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ReelTalk Movie Reviews
A Ticket To Ride, and He Don't Care
by Donald Levit

Michelangelo Antonioni’s preferred version of The Passenger, which he called his “most stylistically mature film,” opened in Europe in 1975 as Professione: reporter and, following its 2005 New York Film Festival showing, is scheduled for a theatrical release on October 28.

Given the director's concerns with narrative liberties and the subjective nature of perception, cinematic flair may tend to obfuscate story in his films -- as indicated by complaints about pretentiousness and dated irrelevancies in, for example, the swinging ‘60s London of Blow-Up. On the heels of Zabriskie Point’s boring audiences and reviewers (except for the finale), only an MGM management shakeup saved The Passenger. Once again, however, the Italian returned to the desert, to extended expressive scenery takes, to metaphysical mystification in a not-quite thriller, and unresolved motivations.

Indeed, in an amazing seven-minute take through a window-grille out into a dusty street fronted by a curving bullring, the film wraps up but the puzzle remains. In this world of high-stakes arms-dealing governments and traffickers, two Africans enter screen-right and one exits left (Jean Baptiste Tiemele), presumably goes into the foreground room and a pistol shot, maybe with a silencer, is or is not heard, as a thirty-seven-year-old man is murdered; or is it a heart attack, rounding off what was officially ruled the cause of a similar, earlier death?

Distant and passive like everyone in the film, David Locke is a TV journalist who does not believe in coincidence and is known for gaining interviews with problematical politicians whom he conservatively does not push to any unwanted conclusions. As the U.S.-educated London reporter, a sleeker and still-unmannered Jack Nicholson listens but talks little, follows paths of minimum resistance, and comes across as detached. Flashbacks indicate the same characteristics in his comfortably stale marriage to Rachel (Jenny Runacre), herself a cold fish involved with an even brutally colder lover (Stephen Berkoff).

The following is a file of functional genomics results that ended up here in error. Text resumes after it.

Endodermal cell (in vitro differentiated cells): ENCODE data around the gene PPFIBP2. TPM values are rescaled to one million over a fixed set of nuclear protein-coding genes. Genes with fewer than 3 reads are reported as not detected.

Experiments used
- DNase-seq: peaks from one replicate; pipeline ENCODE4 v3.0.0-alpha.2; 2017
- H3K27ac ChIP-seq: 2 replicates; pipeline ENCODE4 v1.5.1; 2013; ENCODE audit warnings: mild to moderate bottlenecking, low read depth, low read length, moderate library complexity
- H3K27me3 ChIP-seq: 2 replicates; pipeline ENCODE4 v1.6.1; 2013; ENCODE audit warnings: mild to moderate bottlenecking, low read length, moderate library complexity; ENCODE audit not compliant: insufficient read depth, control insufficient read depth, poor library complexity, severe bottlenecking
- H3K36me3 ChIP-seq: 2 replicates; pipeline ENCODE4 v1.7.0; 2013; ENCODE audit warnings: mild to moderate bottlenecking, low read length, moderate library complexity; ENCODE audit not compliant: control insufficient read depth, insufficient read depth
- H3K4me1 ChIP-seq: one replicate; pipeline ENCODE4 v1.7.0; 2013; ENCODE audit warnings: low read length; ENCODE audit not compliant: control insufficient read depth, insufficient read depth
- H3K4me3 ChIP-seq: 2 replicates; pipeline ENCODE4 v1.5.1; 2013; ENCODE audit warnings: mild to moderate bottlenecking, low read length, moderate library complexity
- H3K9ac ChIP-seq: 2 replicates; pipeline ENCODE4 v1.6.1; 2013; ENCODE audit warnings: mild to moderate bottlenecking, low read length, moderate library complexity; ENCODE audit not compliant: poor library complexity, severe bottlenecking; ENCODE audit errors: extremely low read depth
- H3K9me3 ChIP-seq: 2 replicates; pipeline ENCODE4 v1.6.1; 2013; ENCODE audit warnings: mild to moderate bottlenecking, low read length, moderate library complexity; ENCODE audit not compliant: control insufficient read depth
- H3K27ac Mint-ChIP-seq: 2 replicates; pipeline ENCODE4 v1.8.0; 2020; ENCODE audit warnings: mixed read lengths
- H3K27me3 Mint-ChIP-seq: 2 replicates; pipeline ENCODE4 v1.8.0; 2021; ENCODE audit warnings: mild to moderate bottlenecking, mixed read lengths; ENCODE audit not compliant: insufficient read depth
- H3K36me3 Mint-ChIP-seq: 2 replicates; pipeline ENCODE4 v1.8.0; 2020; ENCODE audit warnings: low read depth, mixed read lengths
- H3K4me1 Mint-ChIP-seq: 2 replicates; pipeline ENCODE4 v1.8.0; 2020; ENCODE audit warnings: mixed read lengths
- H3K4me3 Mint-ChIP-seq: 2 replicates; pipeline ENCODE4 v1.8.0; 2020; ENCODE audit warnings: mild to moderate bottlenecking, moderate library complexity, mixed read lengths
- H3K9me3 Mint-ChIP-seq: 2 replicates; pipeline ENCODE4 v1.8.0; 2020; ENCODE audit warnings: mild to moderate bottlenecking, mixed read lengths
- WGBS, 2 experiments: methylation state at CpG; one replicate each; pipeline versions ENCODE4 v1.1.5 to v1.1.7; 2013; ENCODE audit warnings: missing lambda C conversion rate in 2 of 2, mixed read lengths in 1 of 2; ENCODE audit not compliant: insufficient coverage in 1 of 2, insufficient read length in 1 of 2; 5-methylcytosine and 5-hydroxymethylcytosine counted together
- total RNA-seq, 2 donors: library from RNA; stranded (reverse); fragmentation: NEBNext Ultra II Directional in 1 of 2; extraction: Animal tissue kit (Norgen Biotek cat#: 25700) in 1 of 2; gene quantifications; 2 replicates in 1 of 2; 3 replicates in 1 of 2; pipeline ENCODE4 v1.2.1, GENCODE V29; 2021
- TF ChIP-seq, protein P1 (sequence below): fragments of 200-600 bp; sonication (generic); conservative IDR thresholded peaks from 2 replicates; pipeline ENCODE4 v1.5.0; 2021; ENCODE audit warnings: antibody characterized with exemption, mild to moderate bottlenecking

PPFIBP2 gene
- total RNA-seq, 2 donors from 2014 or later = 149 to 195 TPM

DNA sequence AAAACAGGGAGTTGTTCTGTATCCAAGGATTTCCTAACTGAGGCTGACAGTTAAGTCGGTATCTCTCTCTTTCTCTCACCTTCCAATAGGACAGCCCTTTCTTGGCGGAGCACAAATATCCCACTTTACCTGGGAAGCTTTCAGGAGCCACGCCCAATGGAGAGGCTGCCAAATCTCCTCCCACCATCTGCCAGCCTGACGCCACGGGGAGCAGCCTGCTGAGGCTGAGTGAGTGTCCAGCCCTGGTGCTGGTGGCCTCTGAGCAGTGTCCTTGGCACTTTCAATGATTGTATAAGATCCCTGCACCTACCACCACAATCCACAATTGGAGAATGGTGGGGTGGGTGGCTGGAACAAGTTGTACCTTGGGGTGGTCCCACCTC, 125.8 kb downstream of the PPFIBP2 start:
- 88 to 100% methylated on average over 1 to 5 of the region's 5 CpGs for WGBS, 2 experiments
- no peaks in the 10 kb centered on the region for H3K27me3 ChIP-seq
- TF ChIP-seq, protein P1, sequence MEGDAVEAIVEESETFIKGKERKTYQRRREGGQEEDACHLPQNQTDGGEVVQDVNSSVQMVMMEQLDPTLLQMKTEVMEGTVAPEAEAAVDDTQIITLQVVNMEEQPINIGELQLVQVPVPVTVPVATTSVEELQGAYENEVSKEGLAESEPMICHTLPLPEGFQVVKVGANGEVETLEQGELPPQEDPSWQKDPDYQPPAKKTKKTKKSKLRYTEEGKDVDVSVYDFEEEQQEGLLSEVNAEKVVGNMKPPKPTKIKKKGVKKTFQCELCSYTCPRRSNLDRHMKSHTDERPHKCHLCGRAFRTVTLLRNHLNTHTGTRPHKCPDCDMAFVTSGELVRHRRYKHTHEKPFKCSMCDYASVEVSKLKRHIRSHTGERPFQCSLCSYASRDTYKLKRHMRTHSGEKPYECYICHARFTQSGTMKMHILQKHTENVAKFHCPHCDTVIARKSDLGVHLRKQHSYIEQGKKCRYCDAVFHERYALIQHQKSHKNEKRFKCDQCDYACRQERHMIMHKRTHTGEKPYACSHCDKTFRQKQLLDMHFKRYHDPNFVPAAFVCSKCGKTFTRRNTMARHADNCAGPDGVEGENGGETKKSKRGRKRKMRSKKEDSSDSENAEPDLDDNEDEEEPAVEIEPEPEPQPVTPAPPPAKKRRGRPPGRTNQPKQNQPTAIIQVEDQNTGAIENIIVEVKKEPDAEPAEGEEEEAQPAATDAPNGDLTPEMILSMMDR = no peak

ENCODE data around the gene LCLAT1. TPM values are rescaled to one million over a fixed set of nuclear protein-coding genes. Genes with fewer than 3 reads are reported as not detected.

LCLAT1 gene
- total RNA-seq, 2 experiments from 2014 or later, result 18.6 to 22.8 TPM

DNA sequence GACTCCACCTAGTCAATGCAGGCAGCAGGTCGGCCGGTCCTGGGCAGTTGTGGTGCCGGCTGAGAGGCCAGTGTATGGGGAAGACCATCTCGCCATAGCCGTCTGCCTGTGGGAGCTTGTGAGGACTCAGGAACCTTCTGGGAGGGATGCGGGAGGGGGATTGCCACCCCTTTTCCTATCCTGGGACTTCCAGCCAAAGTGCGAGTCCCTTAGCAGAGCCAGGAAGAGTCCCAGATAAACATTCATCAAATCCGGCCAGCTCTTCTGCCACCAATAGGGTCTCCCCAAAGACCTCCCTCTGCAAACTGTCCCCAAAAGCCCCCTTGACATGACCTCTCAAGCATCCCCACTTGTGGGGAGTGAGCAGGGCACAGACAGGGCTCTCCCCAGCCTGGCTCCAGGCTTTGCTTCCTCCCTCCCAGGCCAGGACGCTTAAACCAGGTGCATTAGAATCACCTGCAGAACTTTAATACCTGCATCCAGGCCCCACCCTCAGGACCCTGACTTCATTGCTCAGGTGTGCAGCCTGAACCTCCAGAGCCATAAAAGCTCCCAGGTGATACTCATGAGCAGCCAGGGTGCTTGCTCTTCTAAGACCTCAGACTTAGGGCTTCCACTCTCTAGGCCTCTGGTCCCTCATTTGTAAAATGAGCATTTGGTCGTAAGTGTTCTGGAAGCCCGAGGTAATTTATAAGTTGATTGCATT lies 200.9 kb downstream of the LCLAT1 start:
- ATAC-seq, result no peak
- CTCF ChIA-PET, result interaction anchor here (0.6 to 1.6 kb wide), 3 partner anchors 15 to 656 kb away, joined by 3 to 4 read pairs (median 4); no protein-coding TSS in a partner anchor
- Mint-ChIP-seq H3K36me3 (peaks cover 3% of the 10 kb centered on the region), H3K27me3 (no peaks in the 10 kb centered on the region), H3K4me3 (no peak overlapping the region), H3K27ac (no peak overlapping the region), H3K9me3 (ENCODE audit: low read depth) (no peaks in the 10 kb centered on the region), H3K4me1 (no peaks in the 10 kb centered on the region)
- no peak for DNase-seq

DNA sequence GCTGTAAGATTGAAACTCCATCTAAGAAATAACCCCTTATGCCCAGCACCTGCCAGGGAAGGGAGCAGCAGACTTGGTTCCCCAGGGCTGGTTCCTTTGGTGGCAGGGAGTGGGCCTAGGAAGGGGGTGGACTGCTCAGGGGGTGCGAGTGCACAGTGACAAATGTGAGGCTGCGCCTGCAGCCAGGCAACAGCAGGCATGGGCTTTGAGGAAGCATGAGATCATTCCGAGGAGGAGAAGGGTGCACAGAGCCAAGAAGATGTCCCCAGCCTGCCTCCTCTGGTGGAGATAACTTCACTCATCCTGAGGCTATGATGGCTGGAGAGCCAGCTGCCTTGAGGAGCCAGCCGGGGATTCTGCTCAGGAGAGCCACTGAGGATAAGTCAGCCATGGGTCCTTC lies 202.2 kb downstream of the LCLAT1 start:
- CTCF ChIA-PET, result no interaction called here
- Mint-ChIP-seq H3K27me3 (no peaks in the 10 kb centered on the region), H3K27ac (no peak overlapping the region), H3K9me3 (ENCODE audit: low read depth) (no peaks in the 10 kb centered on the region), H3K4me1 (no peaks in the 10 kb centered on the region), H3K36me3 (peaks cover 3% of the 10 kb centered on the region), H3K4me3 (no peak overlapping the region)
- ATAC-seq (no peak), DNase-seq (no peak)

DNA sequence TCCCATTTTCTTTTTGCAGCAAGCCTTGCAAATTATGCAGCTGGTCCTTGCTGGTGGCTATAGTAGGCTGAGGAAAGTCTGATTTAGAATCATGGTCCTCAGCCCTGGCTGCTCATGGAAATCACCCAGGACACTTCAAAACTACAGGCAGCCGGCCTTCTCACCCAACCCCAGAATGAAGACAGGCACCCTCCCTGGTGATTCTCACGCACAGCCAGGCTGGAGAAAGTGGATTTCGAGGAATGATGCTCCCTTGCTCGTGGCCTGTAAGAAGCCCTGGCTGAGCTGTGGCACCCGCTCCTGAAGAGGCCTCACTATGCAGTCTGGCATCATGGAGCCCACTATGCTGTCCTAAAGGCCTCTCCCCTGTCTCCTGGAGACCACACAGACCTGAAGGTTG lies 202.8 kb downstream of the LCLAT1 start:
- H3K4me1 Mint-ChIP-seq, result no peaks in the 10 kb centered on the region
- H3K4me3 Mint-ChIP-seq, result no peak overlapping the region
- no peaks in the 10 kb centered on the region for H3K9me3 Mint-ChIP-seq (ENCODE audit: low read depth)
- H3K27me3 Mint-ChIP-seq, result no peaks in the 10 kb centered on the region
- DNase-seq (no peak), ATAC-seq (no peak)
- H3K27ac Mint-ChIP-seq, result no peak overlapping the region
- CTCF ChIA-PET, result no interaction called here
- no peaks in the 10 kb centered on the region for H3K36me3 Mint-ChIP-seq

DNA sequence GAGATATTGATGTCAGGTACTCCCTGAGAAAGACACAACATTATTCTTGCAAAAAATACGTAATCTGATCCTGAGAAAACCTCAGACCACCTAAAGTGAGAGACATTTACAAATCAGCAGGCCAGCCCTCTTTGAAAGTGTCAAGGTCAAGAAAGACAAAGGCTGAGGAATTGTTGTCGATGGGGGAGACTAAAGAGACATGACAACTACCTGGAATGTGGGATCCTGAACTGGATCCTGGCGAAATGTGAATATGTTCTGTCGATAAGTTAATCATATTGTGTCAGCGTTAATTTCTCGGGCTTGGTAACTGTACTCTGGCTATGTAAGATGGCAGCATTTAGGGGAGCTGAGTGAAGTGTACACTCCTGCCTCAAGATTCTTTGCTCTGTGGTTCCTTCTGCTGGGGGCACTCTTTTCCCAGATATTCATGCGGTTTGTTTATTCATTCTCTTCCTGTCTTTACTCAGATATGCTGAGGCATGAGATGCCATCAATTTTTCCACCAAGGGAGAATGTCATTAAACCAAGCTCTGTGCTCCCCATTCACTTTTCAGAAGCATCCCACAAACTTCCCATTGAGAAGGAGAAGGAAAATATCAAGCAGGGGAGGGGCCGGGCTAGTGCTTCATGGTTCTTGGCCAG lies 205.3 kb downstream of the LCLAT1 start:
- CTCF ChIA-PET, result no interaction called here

SPOILER ALERT

Locke Land Rovers through an unnamed desert in search of United Liberation Front rebels. Showing emotion only twice -- striking a rock here and later smashing a red bug (or flower) against a whitewashed wall -- he is talked to by a traveled, lonesomely heartsick “businessman” whom he shortly finds lying dead at their woebegone hotel.

The two Europeans bear enough resemblance that, for no conscious reason other than “see what’s on the other side,” Locke exchanges clothes, belongings and passports and becomes David Albert Robertson (Chuck Mulvehill), while the corpse is the now-dead journalist.

His “talent for observation” leading him to pick out the other’s itinerary, Locke goes to London, to a Munich airport storage locker, to a chapel rendezvous for a weapons sale to revolutionary Achebe (Ambroise Bia), and on to Spanish meetings written in the dead man’s datebook. Satire in Being There, fantasy in The Brother from Another Planet, allow for a man’s silence to be misinterpreted as intelligent communication, but it goes beyond credence that, among others, cautious gunrunners would buy Nicholson’s non-committal smiles.

Perhaps it is surreal dream, after all, for among whorls of Gaudí color, Locke hooks up with a pouty, pliant unnamed Girl (Maria Schneider) whom he had glimpsed in London -- she denies it -- and with whom, “now see[ing] coincidence all around,” he drives a conspicuous convertible towards destiny. The Girl is arguably extraneous, but wife Rachel, meanwhile, and his producer Mark Knight (Ian Hendry) are trying to track down the Robertson they think was the last person to see Locke alive.

All will come together, or full circle, as much as it will, there in that dusty hotel room. A failed incoherent series of shots to some, a treatise on Existential self-re-creation to others, “also a topical . . . political film” to its director, The Passenger is a slippery, provocative work. But as David Cronenberg recently affirmed, man is the sole creature that seeks to find -- indeed, to make -- meaning. 

(Released by Sony Pictures Classics; rated "PG.")


                                                                                                                                                                               
 
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